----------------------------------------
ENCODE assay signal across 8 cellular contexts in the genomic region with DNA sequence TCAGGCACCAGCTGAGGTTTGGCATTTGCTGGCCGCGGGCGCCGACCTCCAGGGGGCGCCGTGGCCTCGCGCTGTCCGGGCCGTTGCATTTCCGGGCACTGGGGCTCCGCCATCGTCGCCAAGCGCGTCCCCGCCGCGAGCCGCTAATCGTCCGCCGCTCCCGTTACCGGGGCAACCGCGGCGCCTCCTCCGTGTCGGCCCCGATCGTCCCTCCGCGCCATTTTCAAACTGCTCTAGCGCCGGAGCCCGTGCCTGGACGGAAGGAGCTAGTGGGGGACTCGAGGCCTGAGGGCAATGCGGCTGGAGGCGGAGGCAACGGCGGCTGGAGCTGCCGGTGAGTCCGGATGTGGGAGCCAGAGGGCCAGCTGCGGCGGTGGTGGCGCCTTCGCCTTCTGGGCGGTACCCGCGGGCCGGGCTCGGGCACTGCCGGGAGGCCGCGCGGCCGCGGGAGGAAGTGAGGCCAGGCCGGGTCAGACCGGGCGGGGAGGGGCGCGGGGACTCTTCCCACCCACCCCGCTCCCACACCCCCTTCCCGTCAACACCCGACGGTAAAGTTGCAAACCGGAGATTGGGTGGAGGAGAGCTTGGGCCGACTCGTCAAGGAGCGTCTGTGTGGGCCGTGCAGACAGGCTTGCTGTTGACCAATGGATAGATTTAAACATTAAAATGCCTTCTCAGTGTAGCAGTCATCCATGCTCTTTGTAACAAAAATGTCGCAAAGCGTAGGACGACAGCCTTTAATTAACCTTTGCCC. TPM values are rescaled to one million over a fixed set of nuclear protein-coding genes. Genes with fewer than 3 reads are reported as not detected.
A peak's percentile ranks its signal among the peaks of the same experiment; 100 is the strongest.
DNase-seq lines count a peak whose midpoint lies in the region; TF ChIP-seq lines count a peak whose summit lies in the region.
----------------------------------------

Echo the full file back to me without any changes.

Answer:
ENCODE assay signal across 8 cellular contexts in the genomic region with DNA sequence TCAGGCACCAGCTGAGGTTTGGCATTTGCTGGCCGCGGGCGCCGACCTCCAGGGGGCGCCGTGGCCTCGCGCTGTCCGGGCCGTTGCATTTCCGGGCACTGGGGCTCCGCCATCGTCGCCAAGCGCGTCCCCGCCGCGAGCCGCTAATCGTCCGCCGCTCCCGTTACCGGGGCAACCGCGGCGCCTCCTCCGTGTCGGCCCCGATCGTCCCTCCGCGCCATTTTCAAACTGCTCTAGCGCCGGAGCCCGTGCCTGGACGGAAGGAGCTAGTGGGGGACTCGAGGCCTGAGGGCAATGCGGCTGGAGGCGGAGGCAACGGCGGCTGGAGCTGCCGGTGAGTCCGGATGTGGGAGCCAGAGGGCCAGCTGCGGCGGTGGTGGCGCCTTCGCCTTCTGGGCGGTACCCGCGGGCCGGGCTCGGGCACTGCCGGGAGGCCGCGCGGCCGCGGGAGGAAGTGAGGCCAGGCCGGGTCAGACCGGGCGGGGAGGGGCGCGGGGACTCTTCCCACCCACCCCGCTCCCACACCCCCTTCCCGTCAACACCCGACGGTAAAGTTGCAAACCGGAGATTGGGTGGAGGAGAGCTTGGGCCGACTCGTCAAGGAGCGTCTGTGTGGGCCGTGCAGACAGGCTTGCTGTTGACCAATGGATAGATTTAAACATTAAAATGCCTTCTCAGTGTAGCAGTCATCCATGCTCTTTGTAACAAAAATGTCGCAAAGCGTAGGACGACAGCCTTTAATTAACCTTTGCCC. TPM values are rescaled to one million over a fixed set of nuclear protein-coding genes. Genes with fewer than 3 reads are reported as not detected.
A peak's percentile ranks its signal among the peaks of the same experiment; 100 is the strongest.
DNase-seq lines count a peak whose midpoint lies in the region; TF ChIP-seq lines count a peak whose summit lies in the region.